The Albertus C. Van Raalte Collection houses the personal, family, and business papers of A.C. Van Raalte, as well as publications related to him and his work. This collection, which dates from 1829–1997, consists of correspondence, sermons, essays, speeches, articles, business papers, and personal memorabilia, documenting the life and works of A.C. Van Raalte, including his social background as a studious academic and entrepreneur of a brick manufactory in Ommen, his active involvement in the secessionist movement from the Dutch Reformed Church, his encouragement and aid of Dutch immigration to the United States, and his passion for improving the economy and education of the Holland colony.
This collection fits into the broader narrative of immigration to the United States and is unique in focusing not only on the immigration experience of the Dutch, but in examining that experience through the lens of the Holland colony’s foremost leader. In fleeing from religious persecution, the search for freedom colors every page of this immigrant collection, from the most spiritual of sermons to the driest of business papers. Researchers interested in the history of the church Secessionist (Afscheiding) movement, the development of the Holland colony, the background of Hope College, the narrative of the Van Raalte family, and the Dutch immigrant experience—from overcoming colonial struggles to fighting in the Civil War—will all find something to value in this collection.
The collection is arranged into nine series: ‘Personal Papers --- 1829–1995’, ‘Sermons ---1836–1875’, ‘Lord's Day Sermons --- 1836-1844’, ‘Outgoing General Correspondence --- 1837-1876’, ‘Outgoing Family Correspondence --- 1836–1920’, ‘Civil War Letters --- 1862-1952’, ‘Business Papers --- 1840–1909’, ‘Publications by and about A.C. Van Raalte --- 1842-1997’, and ‘Miscellaneous Papers, 1740–1996’. Every series is arranged chronologically, excepting ‘Publications by and about A.C. Van Raalte --- 1842-1997’ and ‘Miscellaneous Papers, 1740–1996’. Neither series has any other perceptible arrangement.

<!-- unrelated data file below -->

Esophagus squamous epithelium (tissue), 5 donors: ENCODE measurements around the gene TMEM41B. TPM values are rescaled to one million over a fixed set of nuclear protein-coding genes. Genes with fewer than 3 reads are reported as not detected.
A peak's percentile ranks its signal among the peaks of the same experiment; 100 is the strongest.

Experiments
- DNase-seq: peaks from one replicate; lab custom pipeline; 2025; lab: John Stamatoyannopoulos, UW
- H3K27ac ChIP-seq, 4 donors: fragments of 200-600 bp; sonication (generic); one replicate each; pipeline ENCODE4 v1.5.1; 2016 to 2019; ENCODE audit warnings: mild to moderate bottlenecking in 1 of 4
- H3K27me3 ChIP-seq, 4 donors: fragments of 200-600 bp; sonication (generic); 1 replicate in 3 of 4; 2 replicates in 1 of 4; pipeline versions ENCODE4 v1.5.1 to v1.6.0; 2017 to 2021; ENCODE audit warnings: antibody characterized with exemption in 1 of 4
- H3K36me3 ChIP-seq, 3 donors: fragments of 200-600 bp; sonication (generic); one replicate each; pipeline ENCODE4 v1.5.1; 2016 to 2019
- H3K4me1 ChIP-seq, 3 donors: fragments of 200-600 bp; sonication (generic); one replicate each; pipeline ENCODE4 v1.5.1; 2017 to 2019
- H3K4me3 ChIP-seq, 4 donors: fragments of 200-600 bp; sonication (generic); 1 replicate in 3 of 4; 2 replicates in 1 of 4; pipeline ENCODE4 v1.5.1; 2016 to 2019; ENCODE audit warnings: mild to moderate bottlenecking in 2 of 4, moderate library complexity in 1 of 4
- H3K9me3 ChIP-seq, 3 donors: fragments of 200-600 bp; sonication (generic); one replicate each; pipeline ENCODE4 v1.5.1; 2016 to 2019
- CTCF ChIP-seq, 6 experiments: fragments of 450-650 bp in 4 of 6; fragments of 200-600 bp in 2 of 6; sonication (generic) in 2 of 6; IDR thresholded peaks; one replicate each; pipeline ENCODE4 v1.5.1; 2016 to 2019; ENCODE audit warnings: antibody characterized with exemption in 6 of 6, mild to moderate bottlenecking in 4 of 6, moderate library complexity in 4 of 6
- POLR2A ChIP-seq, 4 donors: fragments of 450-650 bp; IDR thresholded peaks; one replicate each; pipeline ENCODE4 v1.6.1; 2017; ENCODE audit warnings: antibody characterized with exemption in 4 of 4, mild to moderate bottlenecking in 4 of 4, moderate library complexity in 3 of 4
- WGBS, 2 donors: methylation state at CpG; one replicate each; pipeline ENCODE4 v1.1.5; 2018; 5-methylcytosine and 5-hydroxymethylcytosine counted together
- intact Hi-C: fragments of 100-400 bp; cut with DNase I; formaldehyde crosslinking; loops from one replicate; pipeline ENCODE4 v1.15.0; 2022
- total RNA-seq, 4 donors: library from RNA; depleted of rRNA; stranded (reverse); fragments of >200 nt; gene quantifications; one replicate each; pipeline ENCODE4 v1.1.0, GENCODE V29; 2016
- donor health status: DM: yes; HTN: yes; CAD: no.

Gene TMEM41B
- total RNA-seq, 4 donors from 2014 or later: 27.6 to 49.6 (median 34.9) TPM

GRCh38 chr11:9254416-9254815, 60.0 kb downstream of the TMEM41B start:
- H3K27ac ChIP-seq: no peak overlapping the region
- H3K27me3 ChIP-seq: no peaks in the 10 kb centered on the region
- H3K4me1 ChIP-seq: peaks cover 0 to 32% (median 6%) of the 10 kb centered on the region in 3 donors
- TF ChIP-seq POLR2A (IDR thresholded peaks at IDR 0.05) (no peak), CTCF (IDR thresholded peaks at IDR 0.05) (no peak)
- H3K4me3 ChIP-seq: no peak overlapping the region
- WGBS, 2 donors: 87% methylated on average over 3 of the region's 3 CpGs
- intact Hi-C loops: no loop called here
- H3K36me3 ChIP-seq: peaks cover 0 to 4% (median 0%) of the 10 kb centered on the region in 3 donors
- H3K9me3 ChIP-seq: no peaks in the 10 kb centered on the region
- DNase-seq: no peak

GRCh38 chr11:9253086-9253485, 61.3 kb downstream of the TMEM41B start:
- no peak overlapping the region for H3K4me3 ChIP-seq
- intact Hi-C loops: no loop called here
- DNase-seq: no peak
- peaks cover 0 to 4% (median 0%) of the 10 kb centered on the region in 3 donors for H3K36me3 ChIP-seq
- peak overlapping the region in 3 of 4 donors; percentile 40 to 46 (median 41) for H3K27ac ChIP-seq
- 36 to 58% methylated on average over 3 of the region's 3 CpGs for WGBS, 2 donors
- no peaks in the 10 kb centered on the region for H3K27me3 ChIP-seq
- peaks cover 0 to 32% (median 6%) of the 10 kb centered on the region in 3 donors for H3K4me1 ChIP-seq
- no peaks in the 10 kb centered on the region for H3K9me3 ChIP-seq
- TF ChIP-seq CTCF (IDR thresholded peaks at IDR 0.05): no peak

The ‘Personal Papers --- 1829–1995’ series contains certificates, personal and academic papers, essays, notes, speeches, maps, treatises, records, poems, news clippings, articles, constitutions, event programs, photographs, a genealogy, an autobiography, a biography, beekeeping rules, an attendance record, and a passenger list. It covers much of the Van Raalte family’s personal history, from their lives in the Netherlands to traveling to the United States; from becoming American citizens, to the upbringing of Van Raalte’s students and children. Yet there are also extensive articles detailing the Dutch colony in Michigan and Reformed Church history, especially in relation to the Afscheiding movement.
The ‘Sermons ---1836–1875’ series contains sermons, sermon indexes, related writing, an advertisement, a letter, and envelopes. Many of the sermons have corresponding transcripts. For the most part, one folder corresponds to one year of Van Raalte’s sermons, but the folders start spanning periods of a few months at a time during the years 1841–1843: the critical, founding years of the Afscheiding movement. The folders also switch back to covering only a few months at a time in the years 1850–1855: the years comprising the difficult foundation of the Holland colony.
The ‘Lord's Day Sermons --- 1836–1844’ series contains sermons, transcriptions, a sermon ‘logbook’, and related theological writings. Almost every sermon in this series has been transcribed, though none of them are translated. Each sermon preaches about one or more questions from the Heidelberg Catechism.